Likewise, you can too quickly skip over the seeming "list" following Nehemiah 1 & 2. The narrative is the return of the exiles to the ruins of Jerusalem and the temple built by David's son Solomon, but who were these exiles? Take some time and think through the roles and relationships as you read chapters 3 through 7. Little vignettes jump out if you let them, such as the strange counsel of Shemaiah in chapter 6, verses 10 through 14.


Or have you ever read about Paul and the shipwreck? With faint hints of an inversion from the prophet Jonah's plight (and there's an Old Testament short story that rewards a careful reading), in Acts 27 & 28 you get to see a very different apostle than the one we tend to think of, in the faith or outside of it. "If you can keep your head when all about you are losing theirs, and blaming it on you . . ."


And oh, Philemon. One chapter only, 25 verses, but there's so much going on in this little letter. Think about that assembly when first the seal on the latter was picked apart by a knife, the wax falling away, the costly parchment unfolded, and the appointed reader (with a nervous glance at the owner of the homestead where the church was meeting) beginning "Paul, a prisoner for Jesus Christ . . ."


You can get a further sense of some of those early assemblies if you take up the first three chapters of Revelation. Yes, some folks have developed an allergy to the last book of the Bible, but it's a hard book to sample, and perhaps a long vision to keep before your attention span. But try those first three chapters, with the pencil sketch of where and how John came to be writing it, and the initial messages to seven congregations in his care. You learn quite a bit about the variation in community and conflict in those vivid prophetic images.


And who knows, as you finish just that much, you might find that "behold, a door will stand open in heaven" for you to read more.


Jeff Gill is a writer, storyteller, and pastor in Licking County; tell him about your favorite obscure passages of scripture at, or follow @Knapsack on Twitter.

Tuesday, May 02, 2017

Faith Works 5-6-17

Faith Works 5-6-17

Jeff Gill


Keeping track of the Joneses



One of the many staples of church life that's passing away, like mimeograph machines and filmstrips, is the pew pad.


Sometimes called the attendance register or the membership sign-in, it was one of those administrative rituals that, if you grew up with it, seemed like something Paul and Timothy and Lydia and Priscilla all had back in the dawn of Christian worship.


Of course, like many of those perennials now fading, it had a specific genesis, with the rise of literacy, the end of "pew rents," and a desire to keep track of people in general and members in particular . . . which was itself largely an outgrowth of the organization and systematization of American life springing from the two world wars, and the influence of military life on our whole culture, especially the managerial side of it.


They had a pastoral as well as a pragmatic side to them: no more would you have to wonder, after worship with 350 in attendance, "was Mrs. McGillicuddy in church yesterday?" You could check the register and see if she was present.


Sunday school attendance pins and church roster awards became a standard part of worship management, and those pew pads were the front end of the system. That's how you kept track, monitored well-being, shepherded the flock.


Today, with 90 year olds taking cruises, 80 year old couples traveling cross country multiple times a year, families with sports practices and events, and a general loosening of the obligation of worship attendance, most churches have backed away from the ritual of "pass the pad along the pew, then pass it back to the center aisle so we can see who we're sitting with today." Tracking attendance isn't what it used to be.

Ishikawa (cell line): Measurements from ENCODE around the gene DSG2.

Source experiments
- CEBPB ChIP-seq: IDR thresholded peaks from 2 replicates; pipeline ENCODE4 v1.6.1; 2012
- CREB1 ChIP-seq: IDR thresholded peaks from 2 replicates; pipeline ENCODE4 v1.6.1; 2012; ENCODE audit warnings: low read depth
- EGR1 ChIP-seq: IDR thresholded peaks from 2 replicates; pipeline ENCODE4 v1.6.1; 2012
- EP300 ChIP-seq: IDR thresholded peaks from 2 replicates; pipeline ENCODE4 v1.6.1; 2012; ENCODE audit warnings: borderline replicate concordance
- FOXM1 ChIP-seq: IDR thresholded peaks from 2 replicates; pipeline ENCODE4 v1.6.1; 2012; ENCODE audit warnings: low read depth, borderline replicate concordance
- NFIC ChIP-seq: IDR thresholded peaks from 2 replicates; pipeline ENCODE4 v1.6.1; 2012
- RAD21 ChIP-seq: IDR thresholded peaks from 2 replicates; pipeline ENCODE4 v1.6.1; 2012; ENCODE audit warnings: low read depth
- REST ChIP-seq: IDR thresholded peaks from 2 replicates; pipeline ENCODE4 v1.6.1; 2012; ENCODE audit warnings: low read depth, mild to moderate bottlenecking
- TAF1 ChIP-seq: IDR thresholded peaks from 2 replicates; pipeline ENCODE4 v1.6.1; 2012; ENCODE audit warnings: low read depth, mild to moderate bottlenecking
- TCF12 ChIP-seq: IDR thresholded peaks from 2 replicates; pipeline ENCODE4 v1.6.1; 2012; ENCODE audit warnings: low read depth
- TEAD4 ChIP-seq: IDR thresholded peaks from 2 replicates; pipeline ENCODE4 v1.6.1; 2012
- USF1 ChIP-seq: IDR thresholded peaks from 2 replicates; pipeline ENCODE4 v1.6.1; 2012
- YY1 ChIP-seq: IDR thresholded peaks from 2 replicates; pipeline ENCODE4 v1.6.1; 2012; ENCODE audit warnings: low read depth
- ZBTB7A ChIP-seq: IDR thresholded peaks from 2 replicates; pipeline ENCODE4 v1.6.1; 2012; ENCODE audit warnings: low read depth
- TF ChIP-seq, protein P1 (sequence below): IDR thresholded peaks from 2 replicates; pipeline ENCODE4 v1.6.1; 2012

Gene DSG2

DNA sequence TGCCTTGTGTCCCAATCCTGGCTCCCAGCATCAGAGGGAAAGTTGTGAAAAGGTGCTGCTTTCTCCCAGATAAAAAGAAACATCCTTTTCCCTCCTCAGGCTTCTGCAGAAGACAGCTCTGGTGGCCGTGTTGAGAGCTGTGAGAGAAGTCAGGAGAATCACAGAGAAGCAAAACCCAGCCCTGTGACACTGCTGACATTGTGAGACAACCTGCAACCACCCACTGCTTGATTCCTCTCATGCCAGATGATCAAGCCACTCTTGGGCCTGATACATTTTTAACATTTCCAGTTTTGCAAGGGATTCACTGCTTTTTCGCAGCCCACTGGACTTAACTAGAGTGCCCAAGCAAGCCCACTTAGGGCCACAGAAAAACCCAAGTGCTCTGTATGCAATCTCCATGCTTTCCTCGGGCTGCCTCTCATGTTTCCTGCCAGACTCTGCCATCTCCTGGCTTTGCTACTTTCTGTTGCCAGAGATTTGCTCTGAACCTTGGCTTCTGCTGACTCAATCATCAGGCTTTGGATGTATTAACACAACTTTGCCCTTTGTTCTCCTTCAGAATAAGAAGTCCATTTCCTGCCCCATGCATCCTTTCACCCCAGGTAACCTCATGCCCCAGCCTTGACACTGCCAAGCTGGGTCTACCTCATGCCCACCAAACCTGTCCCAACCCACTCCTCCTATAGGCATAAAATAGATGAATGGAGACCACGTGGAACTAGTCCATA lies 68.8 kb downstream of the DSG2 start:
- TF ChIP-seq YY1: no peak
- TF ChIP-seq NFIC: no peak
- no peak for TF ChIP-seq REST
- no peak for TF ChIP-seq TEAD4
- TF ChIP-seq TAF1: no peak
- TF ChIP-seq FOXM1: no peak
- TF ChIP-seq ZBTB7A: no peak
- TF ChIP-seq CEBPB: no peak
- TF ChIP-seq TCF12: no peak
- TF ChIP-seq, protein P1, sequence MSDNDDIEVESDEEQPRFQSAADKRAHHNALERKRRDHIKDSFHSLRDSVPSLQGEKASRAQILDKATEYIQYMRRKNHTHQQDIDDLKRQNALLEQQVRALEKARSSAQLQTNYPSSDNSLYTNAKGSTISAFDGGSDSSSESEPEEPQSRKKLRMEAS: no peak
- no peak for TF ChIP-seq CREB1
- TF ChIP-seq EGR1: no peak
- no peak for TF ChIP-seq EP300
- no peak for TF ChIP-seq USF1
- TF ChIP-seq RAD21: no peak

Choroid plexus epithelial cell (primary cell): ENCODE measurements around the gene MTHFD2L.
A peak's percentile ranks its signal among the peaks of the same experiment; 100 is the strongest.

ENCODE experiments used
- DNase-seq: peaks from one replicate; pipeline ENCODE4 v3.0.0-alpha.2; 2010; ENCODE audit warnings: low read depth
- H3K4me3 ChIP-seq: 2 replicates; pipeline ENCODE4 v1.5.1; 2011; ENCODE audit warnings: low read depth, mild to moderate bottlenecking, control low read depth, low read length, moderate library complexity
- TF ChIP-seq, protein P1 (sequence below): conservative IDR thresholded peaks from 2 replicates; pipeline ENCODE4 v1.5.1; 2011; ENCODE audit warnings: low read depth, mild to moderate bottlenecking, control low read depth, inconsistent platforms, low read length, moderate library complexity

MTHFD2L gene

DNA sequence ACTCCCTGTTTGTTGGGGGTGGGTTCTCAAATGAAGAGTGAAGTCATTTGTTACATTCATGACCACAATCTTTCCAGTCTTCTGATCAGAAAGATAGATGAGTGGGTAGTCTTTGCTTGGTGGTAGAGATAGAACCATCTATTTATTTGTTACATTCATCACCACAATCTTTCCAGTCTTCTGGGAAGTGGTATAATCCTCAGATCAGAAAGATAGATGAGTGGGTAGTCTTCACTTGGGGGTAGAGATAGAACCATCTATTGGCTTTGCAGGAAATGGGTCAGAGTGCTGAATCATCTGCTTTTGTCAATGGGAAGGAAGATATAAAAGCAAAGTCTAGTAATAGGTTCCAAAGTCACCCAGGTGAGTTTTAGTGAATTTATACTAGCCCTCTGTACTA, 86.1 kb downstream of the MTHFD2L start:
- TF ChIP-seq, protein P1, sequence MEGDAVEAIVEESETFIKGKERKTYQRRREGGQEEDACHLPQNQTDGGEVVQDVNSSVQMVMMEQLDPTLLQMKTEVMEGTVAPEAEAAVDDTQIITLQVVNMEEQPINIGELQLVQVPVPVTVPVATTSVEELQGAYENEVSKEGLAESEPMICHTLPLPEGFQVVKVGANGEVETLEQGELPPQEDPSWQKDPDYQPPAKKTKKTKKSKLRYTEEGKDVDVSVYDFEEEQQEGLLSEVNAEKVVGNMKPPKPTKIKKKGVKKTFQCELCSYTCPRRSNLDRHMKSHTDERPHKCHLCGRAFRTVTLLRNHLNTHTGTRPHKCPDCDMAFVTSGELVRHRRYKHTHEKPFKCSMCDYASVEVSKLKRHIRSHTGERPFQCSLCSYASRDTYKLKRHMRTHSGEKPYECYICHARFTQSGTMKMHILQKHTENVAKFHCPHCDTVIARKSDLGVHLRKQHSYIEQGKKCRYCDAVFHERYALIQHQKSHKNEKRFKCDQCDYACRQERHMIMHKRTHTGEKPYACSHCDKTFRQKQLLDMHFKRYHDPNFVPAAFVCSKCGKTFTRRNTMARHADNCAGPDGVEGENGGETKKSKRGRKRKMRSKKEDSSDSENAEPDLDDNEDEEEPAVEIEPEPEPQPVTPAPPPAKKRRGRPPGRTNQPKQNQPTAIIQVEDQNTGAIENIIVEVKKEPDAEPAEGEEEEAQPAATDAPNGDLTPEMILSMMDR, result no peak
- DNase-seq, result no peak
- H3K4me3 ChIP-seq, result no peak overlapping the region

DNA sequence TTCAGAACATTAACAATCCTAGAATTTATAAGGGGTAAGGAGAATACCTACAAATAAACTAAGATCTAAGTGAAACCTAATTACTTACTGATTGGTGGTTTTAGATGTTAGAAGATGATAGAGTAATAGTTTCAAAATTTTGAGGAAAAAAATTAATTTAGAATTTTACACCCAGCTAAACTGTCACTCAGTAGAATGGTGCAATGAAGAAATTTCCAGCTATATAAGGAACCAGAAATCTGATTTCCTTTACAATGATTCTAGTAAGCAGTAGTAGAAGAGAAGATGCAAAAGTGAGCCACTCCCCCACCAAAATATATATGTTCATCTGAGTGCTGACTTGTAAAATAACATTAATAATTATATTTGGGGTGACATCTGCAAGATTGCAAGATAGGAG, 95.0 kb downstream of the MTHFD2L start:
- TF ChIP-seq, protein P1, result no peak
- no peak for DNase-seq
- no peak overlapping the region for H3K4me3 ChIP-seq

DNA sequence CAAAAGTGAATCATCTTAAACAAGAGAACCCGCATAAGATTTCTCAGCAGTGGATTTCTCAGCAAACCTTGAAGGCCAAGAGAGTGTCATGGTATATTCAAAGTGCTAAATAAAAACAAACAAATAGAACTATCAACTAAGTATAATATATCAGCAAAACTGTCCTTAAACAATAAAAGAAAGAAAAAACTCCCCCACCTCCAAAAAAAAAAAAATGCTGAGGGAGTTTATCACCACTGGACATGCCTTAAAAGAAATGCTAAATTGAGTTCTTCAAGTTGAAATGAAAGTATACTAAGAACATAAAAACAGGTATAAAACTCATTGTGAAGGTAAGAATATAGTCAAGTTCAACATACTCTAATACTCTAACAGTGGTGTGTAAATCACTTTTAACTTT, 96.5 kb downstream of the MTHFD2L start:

But at the same time, we do care as church communities, we do want to know if all's well or if it's just that all's busy. And we're back to those Monday conversations, but it's more about "when did you last see Mr. Jones? Three weeks ago?"


Yes, pastors get tagged occasionally, even in this day and age, with "you didn't notice I was gone!" And I've heard that complaint from folks who are often gone a stretch or two a year, but when they were sick and out a few weeks, no one called to check, nobody from the church came to visit . . . didn't churches and preachers used to do that?


(Deep sigh.) Yes, yes we did.


I'll admit to a ministerial caution myself; when you call or drop by (if you can catch people at home these days, a whole 'nother subject) and try to ask genteelly and hear "why, I was in church two weeks ago, didn't you notice? But I went to my granddaughter's recital in Poughkeepsie last weekend. Hmmpphh."


Folks today resist being "tracked," and I sympathize. I also sympathize, as a church leader, with those "in the back" who are tasked with getting up the deacons (or ushers as some churches call them) for collecting the offering or sharing communion. THEY know who's here and who isn't, and especially who said they'd be here, but "something came up."


Among clergy, it's a common conversation to say that church "average Sunday attendance" or ASA doesn't mean quite what it used to. If you averaged 100 a worship 10 years ago, and 20 died or left, and 20 new members joined since then, you might think you'd still have 100 ASA. But if folks who are "regular members" who used to be present four out of four Sundays now are three of four, your ASA may be 75, even though the number of giving units is the same on the treasurer's desk and the faces at events through the week are about the same. It's a numerical decline, but not necessarily a church decline . . . until it is.


So when do you start checking up on people, and how do you know whom should be checked on? That is a much trickier question today than it was in 1990, and I don't have a good answer. Our congregation has a body of elders, and we're looking at improving our "shepherding" of the church, where each one has a section of the membership and regular attenders they personally and visually keep track of (and check in with the pastor about).


But if the elders are more irregular in attendance . . . let's talk more about leadership next week!


Jeff Gill is a writer, storyteller, and pastor in Licking County; he tends to be in church every week even when he's on vacation. Tell him about your views on attendance at or follow @Knapsack on Twitter.